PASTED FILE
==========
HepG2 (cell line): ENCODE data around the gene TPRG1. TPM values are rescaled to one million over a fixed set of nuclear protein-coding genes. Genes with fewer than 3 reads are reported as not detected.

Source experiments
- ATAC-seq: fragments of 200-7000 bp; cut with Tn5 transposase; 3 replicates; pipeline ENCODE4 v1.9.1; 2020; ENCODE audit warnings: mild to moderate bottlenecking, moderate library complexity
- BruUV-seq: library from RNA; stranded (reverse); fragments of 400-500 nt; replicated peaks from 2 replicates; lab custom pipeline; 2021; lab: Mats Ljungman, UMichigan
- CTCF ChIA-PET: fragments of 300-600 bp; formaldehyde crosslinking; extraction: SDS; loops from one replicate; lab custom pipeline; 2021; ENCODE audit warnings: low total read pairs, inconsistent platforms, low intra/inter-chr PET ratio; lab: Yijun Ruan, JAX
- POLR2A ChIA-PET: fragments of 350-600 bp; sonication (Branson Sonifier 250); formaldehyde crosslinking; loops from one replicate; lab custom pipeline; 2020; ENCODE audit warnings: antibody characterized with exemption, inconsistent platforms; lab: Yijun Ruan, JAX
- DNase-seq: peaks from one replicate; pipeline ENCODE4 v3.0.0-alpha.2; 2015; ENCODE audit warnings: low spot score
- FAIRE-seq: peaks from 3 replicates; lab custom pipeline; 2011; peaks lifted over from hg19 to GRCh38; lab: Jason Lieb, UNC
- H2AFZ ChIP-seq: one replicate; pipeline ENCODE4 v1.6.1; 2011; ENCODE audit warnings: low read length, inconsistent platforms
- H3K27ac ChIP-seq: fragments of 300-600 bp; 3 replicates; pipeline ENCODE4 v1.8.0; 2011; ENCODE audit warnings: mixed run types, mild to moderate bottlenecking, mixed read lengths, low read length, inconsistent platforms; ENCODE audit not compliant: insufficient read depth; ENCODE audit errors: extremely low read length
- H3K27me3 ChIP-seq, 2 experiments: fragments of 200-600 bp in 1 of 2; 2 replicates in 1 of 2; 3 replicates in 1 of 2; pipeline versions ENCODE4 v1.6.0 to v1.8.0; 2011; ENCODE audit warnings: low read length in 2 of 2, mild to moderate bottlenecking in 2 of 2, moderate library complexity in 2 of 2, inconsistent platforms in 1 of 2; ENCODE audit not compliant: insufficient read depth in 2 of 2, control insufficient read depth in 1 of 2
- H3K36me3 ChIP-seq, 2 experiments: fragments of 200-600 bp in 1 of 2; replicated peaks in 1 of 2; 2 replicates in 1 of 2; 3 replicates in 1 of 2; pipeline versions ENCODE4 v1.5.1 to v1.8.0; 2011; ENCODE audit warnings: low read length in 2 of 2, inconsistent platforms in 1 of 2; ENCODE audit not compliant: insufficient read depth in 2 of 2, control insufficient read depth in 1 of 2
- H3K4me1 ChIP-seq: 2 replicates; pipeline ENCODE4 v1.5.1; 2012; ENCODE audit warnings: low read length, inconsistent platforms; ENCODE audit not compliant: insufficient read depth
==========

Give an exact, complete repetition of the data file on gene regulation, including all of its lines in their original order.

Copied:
HepG2 (cell line): ENCODE data around the gene TPRG1. TPM values are rescaled to one million over a fixed set of nuclear protein-coding genes. Genes with fewer than 3 reads are reported as not detected.

Source experiments
- ATAC-seq: fragments of 200-7000 bp; cut with Tn5 transposase; 3 replicates; pipeline ENCODE4 v1.9.1; 2020; ENCODE audit warnings: mild to moderate bottlenecking, moderate library complexity
- BruUV-seq: library from RNA; stranded (reverse); fragments of 400-500 nt; replicated peaks from 2 replicates; lab custom pipeline; 2021; lab: Mats Ljungman, UMichigan
- CTCF ChIA-PET: fragments of 300-600 bp; formaldehyde crosslinking; extraction: SDS; loops from one replicate; lab custom pipeline; 2021; ENCODE audit warnings: low total read pairs, inconsistent platforms, low intra/inter-chr PET ratio; lab: Yijun Ruan, JAX
- POLR2A ChIA-PET: fragments of 350-600 bp; sonication (Branson Sonifier 250); formaldehyde crosslinking; loops from one replicate; lab custom pipeline; 2020; ENCODE audit warnings: antibody characterized with exemption, inconsistent platforms; lab: Yijun Ruan, JAX
- DNase-seq: peaks from one replicate; pipeline ENCODE4 v3.0.0-alpha.2; 2015; ENCODE audit warnings: low spot score
- FAIRE-seq: peaks from 3 replicates; lab custom pipeline; 2011; peaks lifted over from hg19 to GRCh38; lab: Jason Lieb, UNC
- H2AFZ ChIP-seq: one replicate; pipeline ENCODE4 v1.6.1; 2011; ENCODE audit warnings: low read length, inconsistent platforms
- H3K27ac ChIP-seq: fragments of 300-600 bp; 3 replicates; pipeline ENCODE4 v1.8.0; 2011; ENCODE audit warnings: mixed run types, mild to moderate bottlenecking, mixed read lengths, low read length, inconsistent platforms; ENCODE audit not compliant: insufficient read depth; ENCODE audit errors: extremely low read length
- H3K27me3 ChIP-seq, 2 experiments: fragments of 200-600 bp in 1 of 2; 2 replicates in 1 of 2; 3 replicates in 1 of 2; pipeline versions ENCODE4 v1.6.0 to v1.8.0; 2011; ENCODE audit warnings: low read length in 2 of 2, mild to moderate bottlenecking in 2 of 2, moderate library complexity in 2 of 2, inconsistent platforms in 1 of 2; ENCODE audit not compliant: insufficient read depth in 2 of 2, control insufficient read depth in 1 of 2
- H3K36me3 ChIP-seq, 2 experiments: fragments of 200-600 bp in 1 of 2; replicated peaks in 1 of 2; 2 replicates in 1 of 2; 3 replicates in 1 of 2; pipeline versions ENCODE4 v1.5.1 to v1.8.0; 2011; ENCODE audit warnings: low read length in 2 of 2, inconsistent platforms in 1 of 2; ENCODE audit not compliant: insufficient read depth in 2 of 2, control insufficient read depth in 1 of 2
- H3K4me1 ChIP-seq: 2 replicates; pipeline ENCODE4 v1.5.1; 2012; ENCODE audit warnings: low read length, inconsistent platforms; ENCODE audit not compliant: insufficient read depth